Jackie Chan, Owen Wilson, ...
Credit: Shanghai Knights: Richard Cartwright

Though ”Shanghai ”Knights” predecessor, ”Shanghai Noon,” grossed only $57 million in 2000, conventional wisdom held that the crowd-pleaser might have pleased bigger crowds had it not been released the same weekend as ”Mission: Impossible 2.” Hence, if at first you don?t succeed, try again with a $50 million-plus sequel. But Dobkin doesn?t think of ”Knights” as a ”Noon” do-over. ”We didn?t want to regurgitate ‘Shanghai Noon’ in a different location with a different wardrobe,” says the commercial director. ”We wanted to be our own film.”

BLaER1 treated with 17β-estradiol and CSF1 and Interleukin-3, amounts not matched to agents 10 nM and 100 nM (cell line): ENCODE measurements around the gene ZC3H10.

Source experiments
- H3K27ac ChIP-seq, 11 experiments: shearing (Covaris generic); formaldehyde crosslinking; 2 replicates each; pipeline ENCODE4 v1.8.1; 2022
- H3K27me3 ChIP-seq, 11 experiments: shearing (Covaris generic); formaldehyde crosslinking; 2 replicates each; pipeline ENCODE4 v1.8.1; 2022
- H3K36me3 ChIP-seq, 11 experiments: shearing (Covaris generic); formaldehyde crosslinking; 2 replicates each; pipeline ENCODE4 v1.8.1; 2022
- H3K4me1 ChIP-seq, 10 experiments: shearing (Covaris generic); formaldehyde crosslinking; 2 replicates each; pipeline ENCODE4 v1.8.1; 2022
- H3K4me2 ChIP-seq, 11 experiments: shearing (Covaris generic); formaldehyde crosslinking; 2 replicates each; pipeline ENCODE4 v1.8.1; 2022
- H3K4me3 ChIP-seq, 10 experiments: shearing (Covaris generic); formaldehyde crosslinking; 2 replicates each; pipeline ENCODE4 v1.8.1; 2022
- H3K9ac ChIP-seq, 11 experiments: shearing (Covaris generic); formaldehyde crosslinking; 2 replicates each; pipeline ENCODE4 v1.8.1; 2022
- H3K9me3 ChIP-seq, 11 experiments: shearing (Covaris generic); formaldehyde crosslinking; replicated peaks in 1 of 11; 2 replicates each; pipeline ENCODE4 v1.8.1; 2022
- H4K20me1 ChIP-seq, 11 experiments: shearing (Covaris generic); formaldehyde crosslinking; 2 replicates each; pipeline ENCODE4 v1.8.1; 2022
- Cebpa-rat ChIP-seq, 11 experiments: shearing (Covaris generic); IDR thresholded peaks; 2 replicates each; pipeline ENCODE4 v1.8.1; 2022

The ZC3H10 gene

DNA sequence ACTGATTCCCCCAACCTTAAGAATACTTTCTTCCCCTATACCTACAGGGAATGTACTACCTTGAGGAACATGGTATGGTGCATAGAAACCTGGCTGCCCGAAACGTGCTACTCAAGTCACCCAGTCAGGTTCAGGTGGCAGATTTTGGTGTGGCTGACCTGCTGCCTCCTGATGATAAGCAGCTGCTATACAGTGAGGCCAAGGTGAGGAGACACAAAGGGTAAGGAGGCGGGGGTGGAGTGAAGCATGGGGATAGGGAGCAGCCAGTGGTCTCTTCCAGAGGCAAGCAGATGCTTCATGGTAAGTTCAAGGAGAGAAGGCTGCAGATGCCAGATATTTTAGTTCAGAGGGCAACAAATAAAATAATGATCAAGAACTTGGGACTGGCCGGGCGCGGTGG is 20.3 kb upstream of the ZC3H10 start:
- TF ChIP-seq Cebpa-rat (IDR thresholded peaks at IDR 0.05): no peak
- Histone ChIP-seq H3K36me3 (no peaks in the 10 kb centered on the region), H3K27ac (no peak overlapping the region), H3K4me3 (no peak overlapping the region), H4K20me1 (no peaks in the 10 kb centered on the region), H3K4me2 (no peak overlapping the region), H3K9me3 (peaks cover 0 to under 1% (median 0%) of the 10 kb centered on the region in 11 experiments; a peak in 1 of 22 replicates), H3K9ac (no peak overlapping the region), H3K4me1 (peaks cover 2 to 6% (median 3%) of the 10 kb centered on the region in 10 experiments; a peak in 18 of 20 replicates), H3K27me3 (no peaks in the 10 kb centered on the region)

So this time, our Old West heroes — Chinese Imperial Guard Chan and goofball outlaw Wilson — are reunited in 19th-century London to avenge the murder of Chan?s father. Dobkin says writers Gough and Millar (who also wrote ”Noon” and created TV?s ”Smallville”) imbued the sequel with ”a deeper emotional core.” Yet fret not, kung fu fans: There?s plenty of action, with sequences set within Madame Tussaud?s wax museum and atop Big Ben. Since Chan maps out his meticulous melees on the spot, Dobkin gave his star ample time by being expedient with the dramatic stuff. ”I went for a simple approach to tell the story so I could buy an extra day or two for Jackie to do things the true Jackie Chan way,” says Dobkin. ”The more Hollywood embraces his way of doing things, the better action they?ll get out of him.”

THE LOWDOWN Reteaming the two actors is a good idea, but ”Knights”’ biggest problem is the fact that they will already have been seen doing their respective things in ”The Tuxedo” and ”I Spy.”

Shanghai Knights
  • Movie
  • 114 minutes